Saturday, July 8, 2017

Google Translate Sings 'Aesthetic & the Animals' (aka B&tB) aka the importance of good translation!

Ah Google Translate! Where would researchers and far flung friends and colleagues be without you? Performer Malinda Kathleen Reese gave us a glimpse of what non-English speaking folks, trying to translate tales and lyrics via Google Translate, might be 'hearing' instead...
This is a bit of (very well done) fun, of course, but it illustrates wonderfully why, when studying tales translated to English from other languages, you should be aware of the translator and how accurate they're considered to be, or (if you're lucky and have their notes) why they chose to use certain words and phrases instead of the more obvious ones... for instance the ones the Google Translate might suggest. ;)
One of the difficulties in translating to English is that it's a very imprecise language and definitions are constantly evolving, because social and popular meaning changes. And that's only half of the equation. The other is the original language and its quirks. If you've ever dabbled in languages with even minor translation endeavors, you quickly learned that there is rarely a 'correct' way to translate  - except that the guaranteed 'wrong way' is to try the word-for-word method - and that it's more of an art form than a science of substituting equal meanings.

You have to take into account:
  • the words and what they specifically mean (and their equivalent in the language you're translating too)
  • what the words also imply (the subtext of using that specific word instead of similar ones), which is influenced by...
  • the context at the time - and place - of writing
  • all of which usually has a 'tone' and style
(A very small selection of recommended books of translated tales with lots of great notes!)

And that doesn't include:
  • storytelling style - which is very important in translating tales
  • cultural expressions, idioms, similes and metaphors
  • those words that have no English equivalent
(And there are more factors too that a qualified folklorist or professional translator could discuss at length, but you get the idea.)

When you take these into account, even retelling old tales originally written in English can prove tricky..!

Speaking of untranslatable words, can you imagine a retelling of Rapunzel, in which these words - wonderfully illustrated  by Marija Tiurina - are used? (Click on the images to see full size.)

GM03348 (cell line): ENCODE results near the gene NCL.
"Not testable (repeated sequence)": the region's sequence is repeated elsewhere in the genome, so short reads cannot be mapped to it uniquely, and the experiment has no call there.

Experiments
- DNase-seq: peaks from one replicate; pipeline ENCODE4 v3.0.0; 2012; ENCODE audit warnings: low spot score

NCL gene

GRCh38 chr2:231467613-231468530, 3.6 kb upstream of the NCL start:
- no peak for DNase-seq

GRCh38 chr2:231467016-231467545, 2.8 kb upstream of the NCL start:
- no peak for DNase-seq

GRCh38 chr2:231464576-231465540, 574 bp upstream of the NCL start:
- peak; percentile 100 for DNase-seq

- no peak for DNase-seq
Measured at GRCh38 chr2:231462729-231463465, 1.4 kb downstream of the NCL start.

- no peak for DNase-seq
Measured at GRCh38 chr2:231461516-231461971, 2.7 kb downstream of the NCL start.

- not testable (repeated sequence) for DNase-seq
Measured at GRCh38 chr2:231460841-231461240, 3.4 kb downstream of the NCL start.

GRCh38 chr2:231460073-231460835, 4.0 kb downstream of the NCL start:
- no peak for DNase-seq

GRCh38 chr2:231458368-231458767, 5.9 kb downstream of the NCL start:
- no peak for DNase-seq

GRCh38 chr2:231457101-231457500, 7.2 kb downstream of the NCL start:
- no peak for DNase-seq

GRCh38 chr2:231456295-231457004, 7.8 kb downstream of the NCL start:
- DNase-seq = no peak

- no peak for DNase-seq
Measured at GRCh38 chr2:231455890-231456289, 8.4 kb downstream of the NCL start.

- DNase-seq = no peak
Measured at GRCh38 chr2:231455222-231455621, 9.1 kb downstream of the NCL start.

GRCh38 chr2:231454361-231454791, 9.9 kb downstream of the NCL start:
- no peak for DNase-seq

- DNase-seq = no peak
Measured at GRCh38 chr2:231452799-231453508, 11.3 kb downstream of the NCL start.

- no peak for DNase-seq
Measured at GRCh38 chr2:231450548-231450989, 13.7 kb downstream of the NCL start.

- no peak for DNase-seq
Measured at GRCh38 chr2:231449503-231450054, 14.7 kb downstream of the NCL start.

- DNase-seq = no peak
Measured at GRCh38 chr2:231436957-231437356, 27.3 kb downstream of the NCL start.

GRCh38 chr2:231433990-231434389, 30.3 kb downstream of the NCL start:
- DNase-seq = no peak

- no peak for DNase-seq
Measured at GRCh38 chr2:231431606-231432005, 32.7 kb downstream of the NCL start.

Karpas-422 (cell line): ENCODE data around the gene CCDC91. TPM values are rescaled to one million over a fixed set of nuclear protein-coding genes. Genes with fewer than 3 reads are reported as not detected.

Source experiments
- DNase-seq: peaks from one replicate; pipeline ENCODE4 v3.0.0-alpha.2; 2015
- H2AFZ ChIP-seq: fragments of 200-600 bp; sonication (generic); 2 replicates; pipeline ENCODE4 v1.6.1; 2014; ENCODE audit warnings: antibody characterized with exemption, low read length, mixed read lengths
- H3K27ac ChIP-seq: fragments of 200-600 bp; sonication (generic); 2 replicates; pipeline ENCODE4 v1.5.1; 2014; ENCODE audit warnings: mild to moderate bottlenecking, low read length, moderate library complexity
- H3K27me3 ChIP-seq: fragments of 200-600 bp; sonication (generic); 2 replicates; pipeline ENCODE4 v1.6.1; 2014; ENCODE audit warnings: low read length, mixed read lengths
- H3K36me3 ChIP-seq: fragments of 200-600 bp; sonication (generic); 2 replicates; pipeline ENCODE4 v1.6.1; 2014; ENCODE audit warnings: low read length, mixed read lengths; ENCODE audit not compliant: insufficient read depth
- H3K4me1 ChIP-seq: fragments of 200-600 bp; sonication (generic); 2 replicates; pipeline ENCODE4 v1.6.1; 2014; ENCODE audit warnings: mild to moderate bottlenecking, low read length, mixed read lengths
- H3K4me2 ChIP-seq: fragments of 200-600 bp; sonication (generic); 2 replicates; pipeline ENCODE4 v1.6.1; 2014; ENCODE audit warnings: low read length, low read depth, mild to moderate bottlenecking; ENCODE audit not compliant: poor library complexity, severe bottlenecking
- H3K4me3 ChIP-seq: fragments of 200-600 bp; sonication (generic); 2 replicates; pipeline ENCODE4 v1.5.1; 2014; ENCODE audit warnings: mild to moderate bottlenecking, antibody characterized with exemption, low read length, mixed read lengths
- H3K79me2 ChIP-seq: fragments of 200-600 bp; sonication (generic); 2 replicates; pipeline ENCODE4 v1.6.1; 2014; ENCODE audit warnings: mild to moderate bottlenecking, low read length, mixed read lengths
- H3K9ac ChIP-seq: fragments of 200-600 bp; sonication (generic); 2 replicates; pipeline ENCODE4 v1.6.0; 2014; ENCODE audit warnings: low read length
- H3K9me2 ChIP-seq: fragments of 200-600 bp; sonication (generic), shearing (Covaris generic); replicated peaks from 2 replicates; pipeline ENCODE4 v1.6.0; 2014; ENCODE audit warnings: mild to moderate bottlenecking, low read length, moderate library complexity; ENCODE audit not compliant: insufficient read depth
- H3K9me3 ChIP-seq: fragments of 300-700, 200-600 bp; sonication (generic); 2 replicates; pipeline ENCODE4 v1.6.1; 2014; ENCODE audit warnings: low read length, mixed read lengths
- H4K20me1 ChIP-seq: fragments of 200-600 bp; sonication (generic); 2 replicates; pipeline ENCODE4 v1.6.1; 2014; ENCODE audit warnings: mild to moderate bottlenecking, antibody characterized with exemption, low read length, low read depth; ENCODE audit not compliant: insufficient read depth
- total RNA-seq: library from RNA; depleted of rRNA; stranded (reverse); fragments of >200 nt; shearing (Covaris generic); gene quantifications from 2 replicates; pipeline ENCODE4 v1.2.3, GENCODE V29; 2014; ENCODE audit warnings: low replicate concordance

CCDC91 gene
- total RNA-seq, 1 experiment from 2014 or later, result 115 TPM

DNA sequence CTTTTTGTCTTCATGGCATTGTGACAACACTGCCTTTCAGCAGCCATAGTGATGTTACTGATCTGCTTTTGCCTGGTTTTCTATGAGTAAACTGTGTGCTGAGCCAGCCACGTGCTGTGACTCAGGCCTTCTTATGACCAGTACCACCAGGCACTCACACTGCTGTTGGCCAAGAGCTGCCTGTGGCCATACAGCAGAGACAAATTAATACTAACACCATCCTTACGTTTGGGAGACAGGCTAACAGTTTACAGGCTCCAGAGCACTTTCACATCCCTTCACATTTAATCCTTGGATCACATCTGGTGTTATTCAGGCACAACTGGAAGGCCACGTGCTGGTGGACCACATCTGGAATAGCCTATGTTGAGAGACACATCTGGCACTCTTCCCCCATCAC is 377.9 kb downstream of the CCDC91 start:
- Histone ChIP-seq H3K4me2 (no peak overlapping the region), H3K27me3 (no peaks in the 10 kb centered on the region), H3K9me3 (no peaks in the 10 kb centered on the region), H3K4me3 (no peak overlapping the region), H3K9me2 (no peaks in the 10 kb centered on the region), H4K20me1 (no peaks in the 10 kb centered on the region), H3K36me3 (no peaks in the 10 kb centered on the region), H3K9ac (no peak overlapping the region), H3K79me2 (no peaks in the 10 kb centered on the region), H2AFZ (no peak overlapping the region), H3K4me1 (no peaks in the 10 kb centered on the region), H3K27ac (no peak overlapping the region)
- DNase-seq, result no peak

And what about this one for Riquet of the Tuft?

You can find a lovely bunch of many more 'untranslatable words', that have been wonderfully illustrated HERE.

It's a pretty fascinating subject and we're a little in awe of people who translate tales and other creative and social works (not to mention those who facilitate United Nations negotiations!). Be prepared for a fun ride down a rabbit hole if you decide to look into this subject further!

(Note: our suggestion, if you don't want a world of instant-overwhelm, would be to start with annotated tales, and tale collections in which the translators include their notes on the story origins, collection and translation process, sometimes summarized in a foreword on each of the stories. Be prepared to never read anything quite the same way again!)

And just because these are a lot of fun, here's Malinda's latest Google Translate Sings video with a compilation of Mary Poppins songs. Enjoy!
Want more? Malinda has a bunch of princess songs too, in which she sings the original and has a 'sing-off' with the google translate version. Funny stuff!


  1. I was surprised a while ago to read (possibly on this blog?) that the 'Alice in Wonderland' books were among those translated into the highest number of languages, given that the jokes and puns rely heavily on specific attributes of the English language. This interesting article provides a few examples of how that has been managed by various translators:

  2. Well and Good Sunday Morning, What may one expect from this delightful well scripted dialogue and presentation of fairy tales, folk tales, movies, satire, story favorites, for anyone who likes new ideas formed around old studied themes. Best web site. I already feel like dancing, which my husband declares off limits in the house dancing and singing too outlandish?